SPENDING TIME IN NATURE IS THE BEST
SPENDING TIME IN NATURE IS THE BEST
Our relationship with nature has been reset: 82% of people now say they value nature more than before the pandemic, according to our research. If lockdowns have taught people anything, it’s the benefit of the natural world on their happiness and health.
Contact with nature has proven benefits for wellbeing, yet many lack access to green spaces, particularly those in poorer neighborhoods. In urban areas, a correlation between income and tree cover has been documented in cities such as San Francisco, Johannesburg and Mexico City.
In the United States, people of color are three times more likely to live in nature-deprived areas, according to a report led by the Hispanic Access Foundation and the Center for American Progress.
Enter rewilding, a trend.
In an urban context, it’s about bringing nature back to the city. “It’s not only about wildlife and ecosystem services, it’s about the mental wellbeing benefits.
Sour mood getting you down? Get back to nature
Looking for a simple way to help reduce stress, anxiety, and depression, and maybe even improve your memory?
Take a walk in the woods."Many men are at higher risk for mood disorders as they age, from dealing with sudden life changes like health issues, the loss of loved ones, and even the new world of retirement," says Dr. Jason Strauss, director of geriatric psychiatry at Harvard-affiliated Cambridge Health Alliance. "They may not want to turn to medication or therapy for help, and for many, interacting with nature is one of the best self-improvement tools they can use.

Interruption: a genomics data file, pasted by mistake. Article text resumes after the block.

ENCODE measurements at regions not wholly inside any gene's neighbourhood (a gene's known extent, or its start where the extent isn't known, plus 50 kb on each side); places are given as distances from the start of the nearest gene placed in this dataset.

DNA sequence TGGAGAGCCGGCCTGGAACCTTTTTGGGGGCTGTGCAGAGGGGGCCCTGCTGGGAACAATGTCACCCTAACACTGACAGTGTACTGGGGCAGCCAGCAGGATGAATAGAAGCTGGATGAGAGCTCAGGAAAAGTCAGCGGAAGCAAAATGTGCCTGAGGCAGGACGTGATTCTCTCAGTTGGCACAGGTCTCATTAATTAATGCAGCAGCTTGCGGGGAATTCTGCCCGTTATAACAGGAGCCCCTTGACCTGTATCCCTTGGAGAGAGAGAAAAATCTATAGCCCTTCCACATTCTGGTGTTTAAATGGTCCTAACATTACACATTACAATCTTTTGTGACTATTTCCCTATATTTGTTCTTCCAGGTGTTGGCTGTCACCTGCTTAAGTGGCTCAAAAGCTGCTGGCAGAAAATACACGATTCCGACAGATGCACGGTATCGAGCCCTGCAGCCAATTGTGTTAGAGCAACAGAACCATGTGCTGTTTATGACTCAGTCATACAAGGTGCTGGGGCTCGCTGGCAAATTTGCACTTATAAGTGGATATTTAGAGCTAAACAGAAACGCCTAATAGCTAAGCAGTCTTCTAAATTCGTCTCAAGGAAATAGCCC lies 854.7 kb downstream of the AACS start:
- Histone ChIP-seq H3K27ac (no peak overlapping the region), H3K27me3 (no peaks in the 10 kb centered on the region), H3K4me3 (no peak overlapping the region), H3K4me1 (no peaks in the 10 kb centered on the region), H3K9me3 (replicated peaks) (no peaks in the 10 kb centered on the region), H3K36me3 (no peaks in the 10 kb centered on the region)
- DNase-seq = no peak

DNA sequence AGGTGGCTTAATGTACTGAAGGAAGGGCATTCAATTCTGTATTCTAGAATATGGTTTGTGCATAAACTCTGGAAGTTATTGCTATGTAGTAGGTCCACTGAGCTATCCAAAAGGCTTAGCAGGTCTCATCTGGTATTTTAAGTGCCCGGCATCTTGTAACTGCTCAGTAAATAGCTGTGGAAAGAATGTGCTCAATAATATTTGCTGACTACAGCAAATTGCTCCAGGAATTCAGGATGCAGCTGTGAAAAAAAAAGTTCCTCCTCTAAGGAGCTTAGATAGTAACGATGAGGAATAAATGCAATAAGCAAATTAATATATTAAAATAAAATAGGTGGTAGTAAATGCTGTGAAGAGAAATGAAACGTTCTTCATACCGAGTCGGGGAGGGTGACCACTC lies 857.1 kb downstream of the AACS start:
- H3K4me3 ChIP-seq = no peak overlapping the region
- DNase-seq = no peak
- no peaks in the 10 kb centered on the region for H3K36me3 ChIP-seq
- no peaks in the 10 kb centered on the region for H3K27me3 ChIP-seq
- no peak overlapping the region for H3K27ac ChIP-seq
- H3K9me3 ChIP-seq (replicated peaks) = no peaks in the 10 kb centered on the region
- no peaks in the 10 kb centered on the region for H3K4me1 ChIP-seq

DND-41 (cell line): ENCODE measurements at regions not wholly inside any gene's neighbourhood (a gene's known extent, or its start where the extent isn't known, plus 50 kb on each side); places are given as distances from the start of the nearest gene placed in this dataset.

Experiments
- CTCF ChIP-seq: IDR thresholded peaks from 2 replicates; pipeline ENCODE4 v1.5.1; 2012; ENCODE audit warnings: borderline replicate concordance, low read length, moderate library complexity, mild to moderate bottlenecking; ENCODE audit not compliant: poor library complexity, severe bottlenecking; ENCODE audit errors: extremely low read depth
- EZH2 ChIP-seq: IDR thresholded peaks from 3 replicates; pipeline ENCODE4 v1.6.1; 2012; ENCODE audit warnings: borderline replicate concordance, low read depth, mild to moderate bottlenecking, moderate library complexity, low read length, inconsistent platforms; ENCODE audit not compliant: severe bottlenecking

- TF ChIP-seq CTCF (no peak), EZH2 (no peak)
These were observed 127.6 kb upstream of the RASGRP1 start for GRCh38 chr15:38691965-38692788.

"Your brain and nature
Research in a growing scientific field called ecotherapy has shown a strong connection between time spent in nature and reduced stress, anxiety, and depression.It's not clear exactly why outdoor excursions have such a positive mental effect. Yet, in a 2015 study, researchers compared the brain activity of healthy people after they walked for 90 minutes in either a natural setting or an urban one. They found that those who did a nature walk had lower activity in the prefrontal cortex, a brain region that is active during rumination — defined as repetitive thoughts that focus on negative emotions. "When people are depressed or under high levels of stress, this part of the brain malfunctions, and people experience a continuous loop of negative thoughts," says Dr. Strauss.Digging a bit deeper, it appears that interacting with natural spaces offers other therapeutic benefits. For instance, calming nature sounds and even outdoor silence can lower blood pressure and levels of the stress hormone cortisol, which calms the body's fight-or-flight response.The visual aspects of nature can also have a soothing effect, according to Dr. Strauss. "Having something pleasant to focus on like trees and greenery helps distract your mind from negative thinking, so your thoughts become less filled with worry.